The house is built in a rural urbanization in the outskirts of Buenos Aires, surrounded by polo clubs and longstanding woods. Rows of willow trees cut through the terrain’s flat topography. The commission was made by a young couple with no children, wanting to build their permanent residence. They asked for a house with a pure external image and an uncomplicated inner distribution.
Building Program and Future Expansions
A single floor needed to accommodate a master suite and a second bedroom with a shared bathroom, as well as an integrated social area. The clients wanted a spacious gallery that would allow them to be in close touch with nature, as well as a swimming pool and a patio. They also requested a study for a future enlargement, in view of the possibility to include a third bedroom.
The house was designed as a pure volume. Considering the regulatory restrictions and keeping in mind a future expansion, the built area covered the lot’s whole width. A concrete platform allows one to walk over a reflecting pool and reach a semi-covered reception hall. Upon entering, a leafy inner patio behind a glass panel is immediately visible. This patio arouses the senses, expanding the views towards the back of the lot.
The path connecting the entrance, the patio and the pool in the backyard crosses the main interior circulation, which leads to the organization of the house along two axes. Facing north, the main areas open towards the exterior space through the gallery, whereas aligned service areas become part of the façade and the inner patio establishes a border between the private and social areas of the house.
Façade Design with a Wooden Latticework
The main facade’s most noticeable characteristic is its system of lapacho wooden planks, hanging vertically along the entire front. Behind this latticework, short hanging walls in combination with translucent glass, configure the inner skin of the wet spaces. The plank system harmonizes these openings and closures by creating a rhythm and organization that allows for outward gazes without being seen from the street. As these planks remain at a distance from the floor, a short black flagstone wall rises; its darkness gives the impression of a recess, which in turn makes the planks stand out from the wall, so the entire structure appears to be floating. The facade itself was intended to appear hovering above the water.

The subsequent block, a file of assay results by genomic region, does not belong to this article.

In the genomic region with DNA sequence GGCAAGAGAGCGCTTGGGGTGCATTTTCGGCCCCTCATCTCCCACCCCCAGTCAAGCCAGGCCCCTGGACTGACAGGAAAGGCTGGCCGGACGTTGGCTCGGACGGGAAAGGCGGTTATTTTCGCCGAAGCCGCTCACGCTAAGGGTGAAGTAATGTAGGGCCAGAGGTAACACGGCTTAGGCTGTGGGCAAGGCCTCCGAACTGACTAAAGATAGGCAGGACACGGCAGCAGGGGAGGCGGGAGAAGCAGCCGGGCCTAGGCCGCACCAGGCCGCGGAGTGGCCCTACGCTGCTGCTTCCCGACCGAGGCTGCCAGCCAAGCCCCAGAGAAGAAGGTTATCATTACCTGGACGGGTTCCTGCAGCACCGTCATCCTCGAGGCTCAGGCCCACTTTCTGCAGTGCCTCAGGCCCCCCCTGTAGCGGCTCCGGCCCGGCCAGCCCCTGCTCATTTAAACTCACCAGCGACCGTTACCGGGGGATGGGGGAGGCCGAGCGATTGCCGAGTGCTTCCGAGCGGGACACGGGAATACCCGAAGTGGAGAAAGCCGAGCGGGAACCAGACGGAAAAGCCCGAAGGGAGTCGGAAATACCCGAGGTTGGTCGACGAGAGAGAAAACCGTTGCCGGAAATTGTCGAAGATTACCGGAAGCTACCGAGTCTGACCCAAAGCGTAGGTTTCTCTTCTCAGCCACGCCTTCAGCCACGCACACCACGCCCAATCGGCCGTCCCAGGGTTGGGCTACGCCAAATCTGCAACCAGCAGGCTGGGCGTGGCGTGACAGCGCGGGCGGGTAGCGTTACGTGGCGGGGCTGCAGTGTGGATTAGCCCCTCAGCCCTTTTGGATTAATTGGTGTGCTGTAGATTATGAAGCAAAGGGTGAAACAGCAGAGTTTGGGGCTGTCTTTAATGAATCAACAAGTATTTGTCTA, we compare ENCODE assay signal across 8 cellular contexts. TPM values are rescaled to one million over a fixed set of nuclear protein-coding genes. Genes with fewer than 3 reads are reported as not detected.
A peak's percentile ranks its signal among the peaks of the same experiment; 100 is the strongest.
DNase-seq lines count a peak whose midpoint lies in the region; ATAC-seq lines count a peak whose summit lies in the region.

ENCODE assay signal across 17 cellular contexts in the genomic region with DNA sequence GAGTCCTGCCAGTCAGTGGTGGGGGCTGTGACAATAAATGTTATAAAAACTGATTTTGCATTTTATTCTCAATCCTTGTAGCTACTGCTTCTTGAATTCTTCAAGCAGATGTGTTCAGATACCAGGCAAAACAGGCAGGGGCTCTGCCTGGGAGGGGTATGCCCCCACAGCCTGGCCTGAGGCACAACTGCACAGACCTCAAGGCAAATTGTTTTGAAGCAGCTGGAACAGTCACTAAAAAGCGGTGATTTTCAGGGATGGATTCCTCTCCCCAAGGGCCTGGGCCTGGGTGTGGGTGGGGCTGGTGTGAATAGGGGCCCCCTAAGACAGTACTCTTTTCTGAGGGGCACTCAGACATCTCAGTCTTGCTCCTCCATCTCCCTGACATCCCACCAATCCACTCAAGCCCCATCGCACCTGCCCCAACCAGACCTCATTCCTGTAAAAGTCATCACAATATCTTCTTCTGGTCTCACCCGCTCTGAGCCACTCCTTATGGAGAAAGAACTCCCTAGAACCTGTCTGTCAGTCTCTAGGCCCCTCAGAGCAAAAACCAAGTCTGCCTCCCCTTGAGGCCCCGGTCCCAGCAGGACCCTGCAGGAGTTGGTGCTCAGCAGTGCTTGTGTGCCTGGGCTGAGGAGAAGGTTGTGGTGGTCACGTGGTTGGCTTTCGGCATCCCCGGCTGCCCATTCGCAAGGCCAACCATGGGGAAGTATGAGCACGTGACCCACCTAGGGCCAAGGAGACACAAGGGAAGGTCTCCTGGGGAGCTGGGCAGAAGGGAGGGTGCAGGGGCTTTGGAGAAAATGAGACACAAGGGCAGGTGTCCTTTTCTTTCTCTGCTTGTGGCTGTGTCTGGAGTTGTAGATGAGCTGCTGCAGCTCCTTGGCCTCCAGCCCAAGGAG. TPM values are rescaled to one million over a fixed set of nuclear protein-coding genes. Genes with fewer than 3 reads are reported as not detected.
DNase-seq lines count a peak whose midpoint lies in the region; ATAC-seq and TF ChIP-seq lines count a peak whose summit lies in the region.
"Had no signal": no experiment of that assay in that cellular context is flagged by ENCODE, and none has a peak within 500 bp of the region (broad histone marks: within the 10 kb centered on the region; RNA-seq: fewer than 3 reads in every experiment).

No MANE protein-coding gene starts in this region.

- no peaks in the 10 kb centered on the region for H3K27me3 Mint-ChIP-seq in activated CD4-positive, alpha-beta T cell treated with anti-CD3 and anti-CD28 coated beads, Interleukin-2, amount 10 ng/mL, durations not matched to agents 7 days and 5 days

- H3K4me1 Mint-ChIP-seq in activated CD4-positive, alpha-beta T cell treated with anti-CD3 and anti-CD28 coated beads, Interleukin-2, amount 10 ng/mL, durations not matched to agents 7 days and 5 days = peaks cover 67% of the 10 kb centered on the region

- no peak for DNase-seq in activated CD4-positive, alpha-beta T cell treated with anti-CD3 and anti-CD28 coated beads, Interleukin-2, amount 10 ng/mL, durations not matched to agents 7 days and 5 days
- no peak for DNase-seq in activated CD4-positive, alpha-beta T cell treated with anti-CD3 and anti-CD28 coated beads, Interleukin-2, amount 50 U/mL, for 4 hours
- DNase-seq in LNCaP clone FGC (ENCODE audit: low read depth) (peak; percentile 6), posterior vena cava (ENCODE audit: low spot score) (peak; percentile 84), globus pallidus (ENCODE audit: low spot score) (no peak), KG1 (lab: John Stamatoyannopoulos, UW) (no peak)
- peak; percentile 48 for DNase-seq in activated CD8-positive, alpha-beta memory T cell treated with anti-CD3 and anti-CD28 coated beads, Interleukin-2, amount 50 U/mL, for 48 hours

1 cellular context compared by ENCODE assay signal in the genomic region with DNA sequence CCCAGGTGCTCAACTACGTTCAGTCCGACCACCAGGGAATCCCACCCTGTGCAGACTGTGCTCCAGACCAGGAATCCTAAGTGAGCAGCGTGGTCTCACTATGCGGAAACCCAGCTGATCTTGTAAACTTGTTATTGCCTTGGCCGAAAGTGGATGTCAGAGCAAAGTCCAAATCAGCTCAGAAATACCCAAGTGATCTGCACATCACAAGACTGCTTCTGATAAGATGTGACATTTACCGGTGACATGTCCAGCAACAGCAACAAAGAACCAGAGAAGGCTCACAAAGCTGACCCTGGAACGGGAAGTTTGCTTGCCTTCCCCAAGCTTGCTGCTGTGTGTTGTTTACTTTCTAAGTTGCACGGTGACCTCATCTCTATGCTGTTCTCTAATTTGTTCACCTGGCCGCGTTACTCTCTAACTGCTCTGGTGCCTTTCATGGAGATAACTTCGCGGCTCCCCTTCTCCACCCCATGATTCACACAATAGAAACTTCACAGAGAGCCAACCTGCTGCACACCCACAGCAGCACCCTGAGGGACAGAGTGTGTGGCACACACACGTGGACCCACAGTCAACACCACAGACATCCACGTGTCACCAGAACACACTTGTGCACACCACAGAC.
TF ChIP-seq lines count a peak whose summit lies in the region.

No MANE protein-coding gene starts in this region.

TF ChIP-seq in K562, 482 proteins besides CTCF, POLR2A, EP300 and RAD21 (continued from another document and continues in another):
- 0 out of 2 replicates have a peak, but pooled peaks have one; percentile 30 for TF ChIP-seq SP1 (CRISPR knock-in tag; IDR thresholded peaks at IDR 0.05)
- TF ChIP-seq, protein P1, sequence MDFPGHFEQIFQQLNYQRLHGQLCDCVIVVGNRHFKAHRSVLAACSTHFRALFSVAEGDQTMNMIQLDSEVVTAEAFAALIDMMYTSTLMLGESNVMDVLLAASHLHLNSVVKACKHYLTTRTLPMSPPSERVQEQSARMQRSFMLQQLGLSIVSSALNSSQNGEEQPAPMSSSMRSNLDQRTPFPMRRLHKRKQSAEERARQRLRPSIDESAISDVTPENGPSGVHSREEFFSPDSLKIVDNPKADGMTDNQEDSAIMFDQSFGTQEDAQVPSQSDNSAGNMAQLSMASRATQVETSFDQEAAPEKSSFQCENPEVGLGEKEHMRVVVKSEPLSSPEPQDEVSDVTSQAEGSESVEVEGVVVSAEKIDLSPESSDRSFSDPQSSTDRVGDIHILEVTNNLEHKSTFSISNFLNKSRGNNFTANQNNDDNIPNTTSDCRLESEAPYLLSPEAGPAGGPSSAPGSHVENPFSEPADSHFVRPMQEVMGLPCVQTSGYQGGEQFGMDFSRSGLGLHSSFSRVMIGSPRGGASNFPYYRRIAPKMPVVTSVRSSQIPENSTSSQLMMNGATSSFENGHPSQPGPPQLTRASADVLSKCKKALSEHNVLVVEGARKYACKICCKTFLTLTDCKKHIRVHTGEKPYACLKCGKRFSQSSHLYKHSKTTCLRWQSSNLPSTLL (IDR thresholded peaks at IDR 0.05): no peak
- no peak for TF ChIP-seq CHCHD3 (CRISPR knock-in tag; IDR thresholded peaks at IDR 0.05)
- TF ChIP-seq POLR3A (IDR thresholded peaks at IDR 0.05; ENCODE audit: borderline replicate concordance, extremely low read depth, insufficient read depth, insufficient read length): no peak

Concrete and Glazing create Opacity and Openness
Unlike the front skin, the back of the house is completely clad in transparent glass. The openness with which its joinery is designed from floor to ceiling allows for complete integration between the inside and the outside. The semicovered gallery serves as a transitional space towards the backyard and shelters the inside from direct sunlight.
The side shell is made of almost blind partitions, standing on the floor. Contrary to the other two systems, the sides of the house demonstrate the connection between the volume of the house and the terrain. The side adjacent to the street employs one of the tools used in the facade system: With the intention to allow some light to enter the house and to provide some views from the street into the social area, a series of vertical wooden planks float over the glazed pane. This way, considering the connection of this area with the inner patio, the unified living and dining rooms are sunlit and open on three sides. On the other hand, the opposite side of the house is opaque: a concrete wall and glazed panes cover the most intimate parts of the house.
Lighting equipment intensifies the building’s horizontality. Inside, two sets of rails hang from the ceiling from side to side, both on the front and at the back. Also, a row of built-in lights is set along the gallery’s ceiling and floor.
Concrete Loadbearing System
The structure of the house employs a concrete loadbearing wall system that interacts with inverted T-beams, which sustain the loads and hide the system from view. The rooftop is a traditional flat roof system, including a light sloped base-floor over the slabs, concrete bed and membrane. Inside, the exposed slabs function as ceilings.
The bare concrete surfaces reflect their handcrafted formwork: The walls feature horizontal pine boards, but the places where the phenolic plates touched each other on the ceiling also remain visible. The clients asked for the inner walls of the private side of the house be white, so these were built with plastered bricks. The austere exposed concrete prescribes the building’s ageing process. Furthermore, the selection of materials integrates the house with its rural environment. The simplicity of the functional organization, perceivable on the floor plan, is reflected in its containing morphology: a big tunnel, made of mainly horizontal edges.